Search Images Maps Play YouTube News Gmail Drive More »
Sign in
Screen reader users: click this link for accessible mode. Accessible mode has the same essential features but works better with your reader.

Patents

  1. Advanced Patent Search
Publication numberUS6216950 B1
Publication typeGrant
Application numberUS 09/045,120
Publication dateApr 17, 2001
Filing dateMar 20, 1998
Priority dateSep 30, 1997
Fee statusLapsed
Also published asCN1213088A, CN101025787A, DE69834003D1, DE69834003T2, EP0905641A1, EP0905641B1
Publication number045120, 09045120, US 6216950 B1, US 6216950B1, US-B1-6216950, US6216950 B1, US6216950B1
InventorsMasanori Ohkawa, Toshiyuki Ichikawa, Hiroshi Watanuki, Kozo Yamazaki
Original AssigneeFujitsu Limited
Export CitationBiBTeX, EndNote, RefMan
External Links: USPTO, USPTO Assignment, Espacenet
Optical scanning apparatus
US 6216950 B1
Abstract
An optical scanning apparatus which reduces operator workload at a checkout counter and configured to be inexpensive to manufacture. In particular this optical scanning apparatus is designed so that an operator can scan merchandise without tilting these commodities. Therefore, to use this optical scanning apparatus the operator spots the bar code and slides the merchandise along the checkout counter. The optical scanning apparatus emits laser scanning patterns from the side of the counter and parallel to its surface as well as from above. Therefore whether the bar code is located on the side or top of the merchandise the apparatus is able to read it without tilting the merchandise. This is particular useful when dealing with liquid products, such as beverages or soups, and delicate products, such as cakes. In the case of liquid products, tilting them would run the risk of spilling them on the counter. In the case of delicate products, tilting them runs the risk of disturbing their appearance. The optical scanning apparatus is also designed to have a low profile and thus not act as an obstruction to operator's vision or movement of merchandise to be scanned.
Images(9)
Previous page
Next page
Claims(18)
What is claimed is:
1. An optical scanning apparatus mounted to a commodity sliding surface to read a bar code, comprising:
a laser light source to generate a laser beam;
an optical scanning unit rotationally driven to reflect said laser beam, said optical scanning unit being positioned at an end of said optical scanning apparatus;
a first light deflection unit to generate a first scanning pattern;
a second light deflection unit to generate a second scanning pattern;
a first reading aperture facing downward to said commodity sliding surface;
a second reading aperture facing perpendicular to said commodity sliding surface; and
a light sensor unit to receive light reflected from said bar code as a result of the first and second patterns, said light sensor unit converting said light to electrical signals based on said light reflected from said bar code.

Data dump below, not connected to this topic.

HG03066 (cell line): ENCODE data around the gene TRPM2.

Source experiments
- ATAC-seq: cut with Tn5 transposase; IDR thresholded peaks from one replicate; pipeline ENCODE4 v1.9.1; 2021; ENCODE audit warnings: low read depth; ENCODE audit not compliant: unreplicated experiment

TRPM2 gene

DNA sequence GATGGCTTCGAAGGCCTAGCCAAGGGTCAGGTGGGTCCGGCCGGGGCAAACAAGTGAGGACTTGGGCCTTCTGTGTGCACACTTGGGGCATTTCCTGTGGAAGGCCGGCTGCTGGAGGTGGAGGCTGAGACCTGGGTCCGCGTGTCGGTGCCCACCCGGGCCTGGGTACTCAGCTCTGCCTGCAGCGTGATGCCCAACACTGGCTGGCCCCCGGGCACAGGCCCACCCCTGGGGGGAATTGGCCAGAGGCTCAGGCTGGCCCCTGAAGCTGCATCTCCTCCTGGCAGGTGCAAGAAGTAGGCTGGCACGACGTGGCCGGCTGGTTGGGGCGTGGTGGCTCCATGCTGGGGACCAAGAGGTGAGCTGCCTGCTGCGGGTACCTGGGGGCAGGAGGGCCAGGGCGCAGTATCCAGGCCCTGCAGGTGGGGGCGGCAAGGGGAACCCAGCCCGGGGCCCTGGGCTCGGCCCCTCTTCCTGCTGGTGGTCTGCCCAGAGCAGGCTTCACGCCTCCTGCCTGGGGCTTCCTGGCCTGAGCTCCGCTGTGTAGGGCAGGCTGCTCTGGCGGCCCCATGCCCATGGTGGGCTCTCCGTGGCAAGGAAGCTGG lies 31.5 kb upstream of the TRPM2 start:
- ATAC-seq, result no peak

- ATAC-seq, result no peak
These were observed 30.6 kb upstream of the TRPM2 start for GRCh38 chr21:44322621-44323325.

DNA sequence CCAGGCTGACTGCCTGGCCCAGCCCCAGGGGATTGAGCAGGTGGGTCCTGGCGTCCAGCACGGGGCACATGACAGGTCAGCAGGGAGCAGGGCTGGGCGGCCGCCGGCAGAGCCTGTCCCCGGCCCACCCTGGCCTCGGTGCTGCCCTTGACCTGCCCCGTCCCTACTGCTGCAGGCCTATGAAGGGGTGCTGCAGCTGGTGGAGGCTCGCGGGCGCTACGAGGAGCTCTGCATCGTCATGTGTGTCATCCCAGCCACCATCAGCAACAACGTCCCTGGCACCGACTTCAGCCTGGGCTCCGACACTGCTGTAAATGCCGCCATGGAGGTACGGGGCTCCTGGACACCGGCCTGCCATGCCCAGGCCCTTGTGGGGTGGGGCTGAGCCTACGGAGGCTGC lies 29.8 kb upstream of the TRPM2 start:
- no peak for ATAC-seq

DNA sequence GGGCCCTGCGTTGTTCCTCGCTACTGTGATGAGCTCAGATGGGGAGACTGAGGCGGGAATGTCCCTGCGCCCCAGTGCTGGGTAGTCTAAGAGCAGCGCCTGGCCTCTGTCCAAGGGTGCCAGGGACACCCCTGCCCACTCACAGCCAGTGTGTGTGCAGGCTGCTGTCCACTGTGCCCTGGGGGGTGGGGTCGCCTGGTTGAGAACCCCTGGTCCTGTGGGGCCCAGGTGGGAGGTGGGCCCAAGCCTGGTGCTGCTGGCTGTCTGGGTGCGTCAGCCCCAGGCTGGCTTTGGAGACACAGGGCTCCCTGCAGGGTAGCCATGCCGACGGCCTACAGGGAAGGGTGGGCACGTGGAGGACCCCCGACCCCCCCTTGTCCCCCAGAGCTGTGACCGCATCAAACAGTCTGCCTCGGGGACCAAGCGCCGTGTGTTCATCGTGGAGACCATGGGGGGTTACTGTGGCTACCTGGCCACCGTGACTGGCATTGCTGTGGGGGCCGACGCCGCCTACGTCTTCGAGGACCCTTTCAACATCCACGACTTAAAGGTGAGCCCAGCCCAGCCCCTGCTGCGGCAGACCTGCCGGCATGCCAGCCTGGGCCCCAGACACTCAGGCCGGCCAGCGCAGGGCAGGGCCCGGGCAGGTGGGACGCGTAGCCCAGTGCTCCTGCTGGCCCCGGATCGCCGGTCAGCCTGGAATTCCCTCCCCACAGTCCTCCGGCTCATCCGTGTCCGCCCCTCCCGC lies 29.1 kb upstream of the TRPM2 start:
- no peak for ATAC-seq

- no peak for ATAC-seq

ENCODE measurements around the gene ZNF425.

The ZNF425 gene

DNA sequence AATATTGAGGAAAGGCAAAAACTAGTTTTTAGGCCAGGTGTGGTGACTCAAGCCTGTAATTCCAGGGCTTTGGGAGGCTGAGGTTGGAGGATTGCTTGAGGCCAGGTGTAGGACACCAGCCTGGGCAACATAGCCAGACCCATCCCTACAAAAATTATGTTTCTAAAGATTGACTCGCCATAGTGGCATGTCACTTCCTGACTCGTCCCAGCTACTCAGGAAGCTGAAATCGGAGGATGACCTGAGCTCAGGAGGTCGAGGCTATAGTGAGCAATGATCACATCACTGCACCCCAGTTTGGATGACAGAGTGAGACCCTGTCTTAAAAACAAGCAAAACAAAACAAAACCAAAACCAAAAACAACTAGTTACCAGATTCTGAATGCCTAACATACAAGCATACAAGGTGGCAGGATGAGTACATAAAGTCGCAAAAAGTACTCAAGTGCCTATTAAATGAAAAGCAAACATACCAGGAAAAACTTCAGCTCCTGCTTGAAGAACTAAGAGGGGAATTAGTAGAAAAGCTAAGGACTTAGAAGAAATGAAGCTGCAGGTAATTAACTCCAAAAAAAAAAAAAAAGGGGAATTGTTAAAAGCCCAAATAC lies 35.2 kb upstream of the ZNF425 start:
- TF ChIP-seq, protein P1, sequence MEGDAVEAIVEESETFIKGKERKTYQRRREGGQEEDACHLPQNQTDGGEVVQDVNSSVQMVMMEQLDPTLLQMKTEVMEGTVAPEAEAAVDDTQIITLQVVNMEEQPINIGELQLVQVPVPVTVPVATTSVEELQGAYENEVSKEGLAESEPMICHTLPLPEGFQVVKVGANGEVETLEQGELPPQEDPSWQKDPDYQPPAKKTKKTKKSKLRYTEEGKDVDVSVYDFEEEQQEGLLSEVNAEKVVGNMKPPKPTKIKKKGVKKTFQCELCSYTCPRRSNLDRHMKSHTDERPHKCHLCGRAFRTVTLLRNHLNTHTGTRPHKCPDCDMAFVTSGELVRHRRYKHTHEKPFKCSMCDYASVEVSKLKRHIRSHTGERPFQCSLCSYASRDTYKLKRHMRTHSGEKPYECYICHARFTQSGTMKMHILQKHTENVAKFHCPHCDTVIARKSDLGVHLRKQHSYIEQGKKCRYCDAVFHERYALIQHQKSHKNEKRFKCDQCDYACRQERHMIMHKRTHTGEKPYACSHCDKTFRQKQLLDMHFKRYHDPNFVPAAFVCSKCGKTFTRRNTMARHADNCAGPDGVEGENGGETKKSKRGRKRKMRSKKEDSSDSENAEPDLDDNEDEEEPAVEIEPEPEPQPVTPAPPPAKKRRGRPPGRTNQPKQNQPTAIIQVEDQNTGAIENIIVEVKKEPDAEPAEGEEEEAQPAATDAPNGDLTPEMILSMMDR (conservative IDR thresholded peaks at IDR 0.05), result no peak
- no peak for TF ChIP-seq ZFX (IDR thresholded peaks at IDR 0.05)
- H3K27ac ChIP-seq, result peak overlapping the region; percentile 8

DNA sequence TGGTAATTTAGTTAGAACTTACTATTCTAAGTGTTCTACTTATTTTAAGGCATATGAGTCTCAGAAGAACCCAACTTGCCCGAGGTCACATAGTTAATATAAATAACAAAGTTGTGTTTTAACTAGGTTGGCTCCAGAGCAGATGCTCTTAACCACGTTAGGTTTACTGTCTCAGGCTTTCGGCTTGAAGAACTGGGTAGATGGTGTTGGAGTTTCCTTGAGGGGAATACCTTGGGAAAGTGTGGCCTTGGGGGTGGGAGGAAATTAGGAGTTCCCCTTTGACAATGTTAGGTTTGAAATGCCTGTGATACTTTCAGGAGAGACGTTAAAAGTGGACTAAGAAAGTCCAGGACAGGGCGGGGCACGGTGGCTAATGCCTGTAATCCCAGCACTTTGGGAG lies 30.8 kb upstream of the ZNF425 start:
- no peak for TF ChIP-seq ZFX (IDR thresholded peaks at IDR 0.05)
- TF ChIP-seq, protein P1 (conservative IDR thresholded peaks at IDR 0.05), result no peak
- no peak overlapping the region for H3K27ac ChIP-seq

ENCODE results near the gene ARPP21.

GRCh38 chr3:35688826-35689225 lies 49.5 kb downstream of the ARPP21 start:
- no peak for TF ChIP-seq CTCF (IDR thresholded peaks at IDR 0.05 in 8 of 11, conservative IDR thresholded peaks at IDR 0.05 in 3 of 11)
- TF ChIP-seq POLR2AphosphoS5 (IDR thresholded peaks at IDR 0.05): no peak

2. An optical scanning apparatus as recited in claim 1, further comprising:
the first light deflection unit directs the scanning of said optical scanning unit to said first reading aperture; and
the second light deflection unit directs the scanning of said second reading aperture.
3. An optical scanning apparatus as recited in claim 1, wherein said laser light source is a single laser light source.
4. An optical scanning apparatus as recited in claim 1, wherein said optical scanning unit scans in a direction substantially perpendicular to the rotational axis of said optical scanning unit.
5. An optical scanning apparatus as recited in claim 1, wherein said optical scanning unit scans in a direction substantially parallel to said first reading aperture.
6. An optical scanning apparatus as recited in claim 1, wherein a single laser beam enters said optical scanning unit.
7. An optical scanning apparatus as recited in claim 1, wherein said light sensor unit is a single unit.
8. An optical scanning apparatus as recited in claim 1, wherein said first reading aperture and said second reading aperture are positioned in a single plane of a housing enclosing said optical scanning apparatus.
9. An optical scanning apparatus as recited in claim 1, wherein said first reading aperture and said second reading aperture are positioned in adjacent surfaces of a housing enclosing said optical scanning apparatus.
10. An optical scanning apparatus as recited in claim 8, wherein said single plane in which said first reading aperture and said second reading aperture is diagonally positioned to said commodity sliding surface.
11. An optical scanning apparatus as recited in claim 1, further comprises a housing having a bottom portion that may be installed horizontally on a commodity sliding surface.
12. An optical scanning apparatus as recited in claim 1, wherein said optical scanning unit emits a laser beam in a direction substantially perpendicular to a commodity sliding surface on which said optical scanning apparatus is mounted.
13. An optical scanning apparatus as recited in claim 1, wherein said optical scanning unit emits a laser beam in a direction substantially parallel to a commodity sliding surface on which said optical scanning apparatus is mounted.
14. An optical scanning apparatus to read a bar code, comprising;